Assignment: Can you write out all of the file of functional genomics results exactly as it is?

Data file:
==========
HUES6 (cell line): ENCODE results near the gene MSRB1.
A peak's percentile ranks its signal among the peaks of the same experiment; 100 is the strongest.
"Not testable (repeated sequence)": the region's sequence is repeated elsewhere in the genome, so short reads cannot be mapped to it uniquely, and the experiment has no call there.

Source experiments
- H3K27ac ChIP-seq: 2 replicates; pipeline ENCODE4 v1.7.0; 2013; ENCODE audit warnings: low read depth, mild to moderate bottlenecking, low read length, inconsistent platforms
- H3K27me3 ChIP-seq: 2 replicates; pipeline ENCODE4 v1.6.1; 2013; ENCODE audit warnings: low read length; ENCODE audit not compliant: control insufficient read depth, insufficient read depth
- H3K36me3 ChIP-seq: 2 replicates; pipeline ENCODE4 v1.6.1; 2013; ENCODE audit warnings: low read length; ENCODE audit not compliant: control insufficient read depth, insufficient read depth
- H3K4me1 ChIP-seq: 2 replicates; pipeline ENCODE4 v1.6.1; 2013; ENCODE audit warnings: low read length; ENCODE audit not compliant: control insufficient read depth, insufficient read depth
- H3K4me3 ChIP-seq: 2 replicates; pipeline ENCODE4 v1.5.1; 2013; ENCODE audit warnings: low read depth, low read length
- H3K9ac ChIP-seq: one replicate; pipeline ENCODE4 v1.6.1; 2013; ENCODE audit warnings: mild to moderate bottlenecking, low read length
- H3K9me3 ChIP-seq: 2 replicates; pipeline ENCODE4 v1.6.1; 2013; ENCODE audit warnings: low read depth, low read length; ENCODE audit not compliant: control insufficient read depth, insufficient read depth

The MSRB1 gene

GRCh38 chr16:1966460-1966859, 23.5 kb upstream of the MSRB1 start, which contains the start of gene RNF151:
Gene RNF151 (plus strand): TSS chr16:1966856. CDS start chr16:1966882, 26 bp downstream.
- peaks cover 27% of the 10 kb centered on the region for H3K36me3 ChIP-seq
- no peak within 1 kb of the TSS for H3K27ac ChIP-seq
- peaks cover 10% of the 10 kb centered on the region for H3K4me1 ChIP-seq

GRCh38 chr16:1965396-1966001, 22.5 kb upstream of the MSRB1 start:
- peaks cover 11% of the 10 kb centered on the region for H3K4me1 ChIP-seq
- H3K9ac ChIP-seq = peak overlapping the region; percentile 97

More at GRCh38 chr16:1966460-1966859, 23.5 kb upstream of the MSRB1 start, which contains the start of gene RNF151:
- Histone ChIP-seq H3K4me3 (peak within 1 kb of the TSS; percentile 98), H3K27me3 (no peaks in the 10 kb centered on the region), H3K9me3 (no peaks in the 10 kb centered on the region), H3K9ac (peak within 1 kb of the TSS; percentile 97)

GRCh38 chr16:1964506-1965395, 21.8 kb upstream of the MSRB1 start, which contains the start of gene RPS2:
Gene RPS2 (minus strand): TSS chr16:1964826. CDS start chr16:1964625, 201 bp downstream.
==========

HUES6 (cell line): ENCODE results near the gene MSRB1.
A peak's percentile ranks its signal among the peaks of the same experiment; 100 is the strongest.
"Not testable (repeated sequence)": the region's sequence is repeated elsewhere in the genome, so short reads cannot be mapped to it uniquely, and the experiment has no call there.

Source experiments
- H3K27ac ChIP-seq: 2 replicates; pipeline ENCODE4 v1.7.0; 2013; ENCODE audit warnings: low read depth, mild to moderate bottlenecking, low read length, inconsistent platforms
- H3K27me3 ChIP-seq: 2 replicates; pipeline ENCODE4 v1.6.1; 2013; ENCODE audit warnings: low read length; ENCODE audit not compliant: control insufficient read depth, insufficient read depth
- H3K36me3 ChIP-seq: 2 replicates; pipeline ENCODE4 v1.6.1; 2013; ENCODE audit warnings: low read length; ENCODE audit not compliant: control insufficient read depth, insufficient read depth
- H3K4me1 ChIP-seq: 2 replicates; pipeline ENCODE4 v1.6.1; 2013; ENCODE audit warnings: low read length; ENCODE audit not compliant: control insufficient read depth, insufficient read depth
- H3K4me3 ChIP-seq: 2 replicates; pipeline ENCODE4 v1.5.1; 2013; ENCODE audit warnings: low read depth, low read length
- H3K9ac ChIP-seq: one replicate; pipeline ENCODE4 v1.6.1; 2013; ENCODE audit warnings: mild to moderate bottlenecking, low read length
- H3K9me3 ChIP-seq: 2 replicates; pipeline ENCODE4 v1.6.1; 2013; ENCODE audit warnings: low read depth, low read length; ENCODE audit not compliant: control insufficient read depth, insufficient read depth

The MSRB1 gene

GRCh38 chr16:1966460-1966859, 23.5 kb upstream of the MSRB1 start, which contains the start of gene RNF151:
Gene RNF151 (plus strand): TSS chr16:1966856. CDS start chr16:1966882, 26 bp downstream.
- peaks cover 27% of the 10 kb centered on the region for H3K36me3 ChIP-seq
- no peak within 1 kb of the TSS for H3K27ac ChIP-seq
- peaks cover 10% of the 10 kb centered on the region for H3K4me1 ChIP-seq

GRCh38 chr16:1965396-1966001, 22.5 kb upstream of the MSRB1 start:
- peaks cover 11% of the 10 kb centered on the region for H3K4me1 ChIP-seq
- H3K9ac ChIP-seq = peak overlapping the region; percentile 97

More at GRCh38 chr16:1966460-1966859, 23.5 kb upstream of the MSRB1 start, which contains the start of gene RNF151:
- Histone ChIP-seq H3K4me3 (peak within 1 kb of the TSS; percentile 98), H3K27me3 (no peaks in the 10 kb centered on the region), H3K9me3 (no peaks in the 10 kb centered on the region), H3K9ac (peak within 1 kb of the TSS; percentile 97)

GRCh38 chr16:1964506-1965395, 21.8 kb upstream of the MSRB1 start, which contains the start of gene RPS2:
Gene RPS2 (minus strand): TSS chr16:1964826. CDS start chr16:1964625, 201 bp downstream.